Digital preservation might seem like something that’s only of interest to archives and libraries – certainly those organisations are very much focussed on preserving information (both analogue and digital) into the future – but the reality is that digital preservation should be on the mind of any person or organisation who values their digital information.
So what is digital preservation? It’s about making sure that information that is kept in digital form can still be read in the future – changing software file formats and media storage being two of the more common issues that this area addresses, but backup file formats are a special subset of software formats that are often overlooked. It also ensures that the information maintains its provenance and evidentiary value, a key issue for much business information.
Back in the 1990s, I worked in the helpdesk at a large university, and when Microsoft released Word version 6 for Macintosh, we suddenly had a big problem because most of the documents staff and students had created in the previous versions of Word, no longer opened in the new one. Several weeks of manual conversion of these documents were done by the helpdesk staff, and we had a fairly good success rate… however, this became my first lesson in the fragility of software formats and how information can be lost.
In the same workplace, I also experienced the fragility of hardware for storing data, when “legacy-free PCs” started being sold that didn’t include floppy disc drives – starting with the iMac in 1999 – and suddenly again all of the staff and students needed assistance in moving their files from floppy discs to CDs or network-based storage.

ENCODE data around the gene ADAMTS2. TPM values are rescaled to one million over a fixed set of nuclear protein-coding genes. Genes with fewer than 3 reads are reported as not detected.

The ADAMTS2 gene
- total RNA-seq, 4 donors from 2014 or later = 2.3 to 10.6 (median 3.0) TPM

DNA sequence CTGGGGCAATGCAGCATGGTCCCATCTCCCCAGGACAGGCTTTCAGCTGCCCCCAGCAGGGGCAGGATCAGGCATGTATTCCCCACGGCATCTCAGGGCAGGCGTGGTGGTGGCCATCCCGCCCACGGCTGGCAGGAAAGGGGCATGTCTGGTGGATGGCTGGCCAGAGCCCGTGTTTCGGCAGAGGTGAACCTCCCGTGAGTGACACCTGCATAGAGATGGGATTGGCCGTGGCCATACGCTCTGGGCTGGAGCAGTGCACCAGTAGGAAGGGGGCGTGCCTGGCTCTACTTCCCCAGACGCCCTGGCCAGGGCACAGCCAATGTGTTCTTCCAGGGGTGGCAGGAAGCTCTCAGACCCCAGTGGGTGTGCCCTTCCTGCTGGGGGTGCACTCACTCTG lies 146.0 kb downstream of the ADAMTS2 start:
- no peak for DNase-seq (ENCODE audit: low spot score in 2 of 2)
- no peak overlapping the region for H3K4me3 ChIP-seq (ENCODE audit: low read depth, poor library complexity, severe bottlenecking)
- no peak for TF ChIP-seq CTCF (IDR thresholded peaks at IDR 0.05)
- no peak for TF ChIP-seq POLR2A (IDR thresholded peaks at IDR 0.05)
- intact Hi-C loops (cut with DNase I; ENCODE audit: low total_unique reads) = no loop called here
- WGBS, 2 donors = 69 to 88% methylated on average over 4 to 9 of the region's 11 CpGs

Many years later, I was fortunate to work at the State Records Office of Western Australia, and there I discovered just how big an issue these things were. One of my first experiences with Gaia Resources was bringing some floppy discs around to their office where they had a machine that had both 3 ½ and 5 ¼ inch floppy disc drives as well as a USB port to retrieve some digital information.
Though still ostensibly a “collecting” organisation, the information that is held by the State Records Office of Western Australia is that which has been created across the Western Australian government since its establishment in 1828 as the Colonial Secretary’s Office. That includes information transferred from government agencies such as Landgate and the Department of Education, as well as local councils like the City of Joondalup, and of course the elected members of parliament such as former Western Australian premier, Colin Barnett – even company investigations into the Bond Corporation. Much of this information began its life in digital form, and arguably now, most if not all information created by government, individuals, and commercial organisations is created digitally. So does that information cease to have value when CD drives to read discs are no longer easily available, or you no longer have WordPerfect installed on your latest laptop?
The area of Digital Preservation specifically looks at these issues, to ensure that information can still be accessed into the future. We’ve worked with a number of different archive clients including Queensland State Archive, Public Records Office of Victoria, State Records Office of Western Australia, and Libraries Tasmania, and continue to work with these and others to introduce and expand their digital preservation activities. Whilst it’s primarily the collecting organisations that are taking these steps, it’s definitely something that all businesses should consider in planning their futures, and what their information is worth in their ongoing success.
If you think your business information is worth looking after for the long term and would like to know more about how Gaia Resources can help you with digital preservation, then feel free to get in touch with me directly, or start a conversation with us on Facebook, Twitter or LinkedIn.